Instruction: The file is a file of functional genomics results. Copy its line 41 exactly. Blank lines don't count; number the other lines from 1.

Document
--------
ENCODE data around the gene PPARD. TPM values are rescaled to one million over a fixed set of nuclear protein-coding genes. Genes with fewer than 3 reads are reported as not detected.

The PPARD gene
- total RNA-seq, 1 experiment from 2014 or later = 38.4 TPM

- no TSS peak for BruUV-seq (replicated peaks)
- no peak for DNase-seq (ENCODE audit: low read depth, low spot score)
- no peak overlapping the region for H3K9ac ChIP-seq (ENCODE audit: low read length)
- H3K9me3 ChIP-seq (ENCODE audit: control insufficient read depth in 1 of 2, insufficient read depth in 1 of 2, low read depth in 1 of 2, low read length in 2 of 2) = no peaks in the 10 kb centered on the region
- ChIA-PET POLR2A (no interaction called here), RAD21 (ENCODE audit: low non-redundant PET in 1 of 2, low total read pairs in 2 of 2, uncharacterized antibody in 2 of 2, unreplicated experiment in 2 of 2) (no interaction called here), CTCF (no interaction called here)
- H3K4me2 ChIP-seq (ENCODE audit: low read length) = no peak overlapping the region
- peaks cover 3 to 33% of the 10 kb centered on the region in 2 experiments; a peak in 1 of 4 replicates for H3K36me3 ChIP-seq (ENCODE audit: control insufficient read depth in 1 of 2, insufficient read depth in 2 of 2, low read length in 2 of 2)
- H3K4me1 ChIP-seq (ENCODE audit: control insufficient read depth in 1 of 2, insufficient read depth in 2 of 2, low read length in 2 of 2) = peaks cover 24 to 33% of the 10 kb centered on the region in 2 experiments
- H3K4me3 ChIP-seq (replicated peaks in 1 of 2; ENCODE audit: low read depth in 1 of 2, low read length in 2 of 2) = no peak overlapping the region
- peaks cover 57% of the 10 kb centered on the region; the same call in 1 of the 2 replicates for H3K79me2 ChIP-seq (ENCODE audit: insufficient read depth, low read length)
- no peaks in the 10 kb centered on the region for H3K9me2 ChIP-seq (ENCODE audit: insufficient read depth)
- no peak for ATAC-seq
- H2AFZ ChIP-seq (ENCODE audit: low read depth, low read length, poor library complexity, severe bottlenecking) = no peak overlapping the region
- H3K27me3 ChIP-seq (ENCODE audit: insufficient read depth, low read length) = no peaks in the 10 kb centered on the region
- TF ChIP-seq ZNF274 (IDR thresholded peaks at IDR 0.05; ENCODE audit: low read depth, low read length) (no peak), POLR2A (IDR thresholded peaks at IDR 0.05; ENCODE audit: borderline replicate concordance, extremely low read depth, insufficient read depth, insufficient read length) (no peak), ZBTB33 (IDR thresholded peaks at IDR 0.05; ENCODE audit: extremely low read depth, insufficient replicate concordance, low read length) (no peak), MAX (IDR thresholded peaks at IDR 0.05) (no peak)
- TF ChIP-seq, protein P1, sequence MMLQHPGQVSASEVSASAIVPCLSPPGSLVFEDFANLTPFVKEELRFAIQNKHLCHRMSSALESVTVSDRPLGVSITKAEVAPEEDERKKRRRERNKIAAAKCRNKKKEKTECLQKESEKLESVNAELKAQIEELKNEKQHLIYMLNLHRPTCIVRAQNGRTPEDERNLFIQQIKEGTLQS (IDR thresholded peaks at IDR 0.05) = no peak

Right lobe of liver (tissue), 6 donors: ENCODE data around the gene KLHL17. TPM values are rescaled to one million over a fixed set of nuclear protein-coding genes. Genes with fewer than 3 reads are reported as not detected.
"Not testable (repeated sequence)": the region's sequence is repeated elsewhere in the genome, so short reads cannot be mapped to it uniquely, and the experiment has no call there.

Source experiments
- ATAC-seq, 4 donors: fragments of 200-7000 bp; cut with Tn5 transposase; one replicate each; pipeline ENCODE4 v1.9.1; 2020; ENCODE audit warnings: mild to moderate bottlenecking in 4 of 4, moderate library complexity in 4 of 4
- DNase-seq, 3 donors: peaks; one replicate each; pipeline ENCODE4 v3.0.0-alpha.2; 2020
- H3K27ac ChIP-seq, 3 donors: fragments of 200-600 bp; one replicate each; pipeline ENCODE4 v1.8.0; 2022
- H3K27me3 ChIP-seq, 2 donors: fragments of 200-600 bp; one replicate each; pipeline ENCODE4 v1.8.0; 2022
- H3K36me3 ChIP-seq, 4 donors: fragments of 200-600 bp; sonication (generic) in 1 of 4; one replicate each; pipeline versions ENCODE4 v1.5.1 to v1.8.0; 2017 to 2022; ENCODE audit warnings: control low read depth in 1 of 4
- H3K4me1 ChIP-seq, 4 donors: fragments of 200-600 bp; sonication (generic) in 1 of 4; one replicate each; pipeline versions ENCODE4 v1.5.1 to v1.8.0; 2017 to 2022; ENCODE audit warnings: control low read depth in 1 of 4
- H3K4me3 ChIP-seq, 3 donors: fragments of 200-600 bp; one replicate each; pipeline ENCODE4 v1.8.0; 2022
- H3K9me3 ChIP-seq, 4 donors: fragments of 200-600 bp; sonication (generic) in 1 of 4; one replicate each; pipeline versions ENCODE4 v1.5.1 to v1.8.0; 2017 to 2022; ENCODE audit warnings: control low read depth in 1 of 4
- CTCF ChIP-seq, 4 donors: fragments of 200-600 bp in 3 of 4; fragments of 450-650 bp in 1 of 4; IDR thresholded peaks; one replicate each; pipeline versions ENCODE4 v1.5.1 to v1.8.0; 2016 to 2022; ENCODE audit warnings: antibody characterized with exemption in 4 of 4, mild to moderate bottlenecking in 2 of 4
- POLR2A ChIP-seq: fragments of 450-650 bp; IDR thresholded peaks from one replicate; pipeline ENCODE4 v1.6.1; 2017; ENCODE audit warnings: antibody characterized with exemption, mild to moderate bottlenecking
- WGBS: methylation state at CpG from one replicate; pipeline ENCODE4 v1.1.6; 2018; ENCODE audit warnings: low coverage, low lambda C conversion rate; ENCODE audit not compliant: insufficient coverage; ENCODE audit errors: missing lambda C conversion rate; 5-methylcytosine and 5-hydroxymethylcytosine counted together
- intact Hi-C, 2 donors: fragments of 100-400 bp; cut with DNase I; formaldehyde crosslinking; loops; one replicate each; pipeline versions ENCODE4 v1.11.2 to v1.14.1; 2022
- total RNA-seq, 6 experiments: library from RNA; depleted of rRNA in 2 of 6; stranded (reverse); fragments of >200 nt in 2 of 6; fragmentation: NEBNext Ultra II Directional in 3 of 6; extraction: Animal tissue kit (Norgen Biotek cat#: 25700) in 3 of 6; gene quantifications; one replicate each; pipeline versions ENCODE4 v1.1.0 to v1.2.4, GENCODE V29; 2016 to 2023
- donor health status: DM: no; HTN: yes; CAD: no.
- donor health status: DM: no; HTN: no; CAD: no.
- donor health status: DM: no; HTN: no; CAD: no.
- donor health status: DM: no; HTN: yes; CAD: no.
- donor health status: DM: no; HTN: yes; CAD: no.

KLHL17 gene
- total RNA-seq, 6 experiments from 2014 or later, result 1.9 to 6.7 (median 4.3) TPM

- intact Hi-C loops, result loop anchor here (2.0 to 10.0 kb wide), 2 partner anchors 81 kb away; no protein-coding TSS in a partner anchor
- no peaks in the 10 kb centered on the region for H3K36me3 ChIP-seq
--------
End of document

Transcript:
KLHL17 gene